The harm reduction solution

A useful and empathic way to challenge inequities and help build a more caring and just society is through harm reduction. Harm reduction is a grassroots social movement that was started by people fighting for access to information, resources and dignity. They were drug users, people living with HIV/AIDS and other activists who took practical, community-driven action to reduce harms related to social injustice. 

Harm reduction includes principles and practices that can be used by individuals and communities to take care of one another, especially as governments and other institutions fail to do so. 

“Harm reduction is grounded in justice and human rights. It focuses on positive change and on working with people without judgement, coercion, discrimination, or requiring that people stop using drugs as a precondition of support.”

These principles are at the heart of services that use a harm reduction approach to work with people who use drugs and their loved ones. Harm reduction services may include, but are not limited to:

  • distribution of naloxone kits and overdose response training 
  • free supplies for safer drug use and safer sex
  • peer-to-peer outreach
  • overdose prevention and supervised consumption sites 
  • drug checking to detect contaminants 
  • safe supply (providing substances that have been checked or regulated in place of unregulated substances) 

Not surprisingly, harm reduction is subject to the same stigma, discrimination and dismissal as people who use drugs face. This can make it more challenging for drug users to access appropriate services and for advocates to make sure harm reduction is available in our communities. Despite the evidence3 that harm reduction keeps people alive and improves their quality of life, the approach often faces criticism and is misunderstood. Abstinence-based recovery is often still shown in the media and by healthcare providers as the only way to conquer addiction and, therefore, be an accepted member of society.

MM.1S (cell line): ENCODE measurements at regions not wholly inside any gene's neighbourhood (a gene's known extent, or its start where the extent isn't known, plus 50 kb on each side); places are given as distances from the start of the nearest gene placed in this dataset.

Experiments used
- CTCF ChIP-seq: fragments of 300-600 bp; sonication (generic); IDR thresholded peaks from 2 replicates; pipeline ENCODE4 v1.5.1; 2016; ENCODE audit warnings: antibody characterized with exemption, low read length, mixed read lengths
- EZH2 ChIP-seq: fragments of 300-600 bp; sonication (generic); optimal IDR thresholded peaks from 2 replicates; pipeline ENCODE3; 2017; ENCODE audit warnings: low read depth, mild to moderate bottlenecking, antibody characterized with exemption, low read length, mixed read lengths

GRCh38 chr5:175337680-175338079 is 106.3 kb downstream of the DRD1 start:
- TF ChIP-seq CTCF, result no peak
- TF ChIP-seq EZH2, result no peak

A harm reduction approach does not define drug use or drug users as bad or needing treatment or a cure. Harm reduction strategies exist to support you at any stage of drug use you may be engaged in—from daily use of currently illegal drugs to complete abstinence and anywhere in between. Harm reduction goes along with recovery as you define that for yourself. It supports healing, growing and any changes you want to make to minimize problems you think are related to drug use. 

About the author

Heather Hobbs (she/her) has worked in the field of harm reduction for 20 years on lək̓ʷəŋən territory

  1. BC Coroners Service (2023, August 29). Unregulated drug deaths in B.C. (to Jul. 31, 2023). Statistical Reports on Deaths in British Columbia. 

  2. Harm Reduction International (n.d.). What is harm reduction?

  3. Canadian Drug Policy Coalition (n.d). Evidence Around Harm Reduction and Public Health-Based Drug Policies.

  4. Insight Magazine (2019, February 21). Any positive change.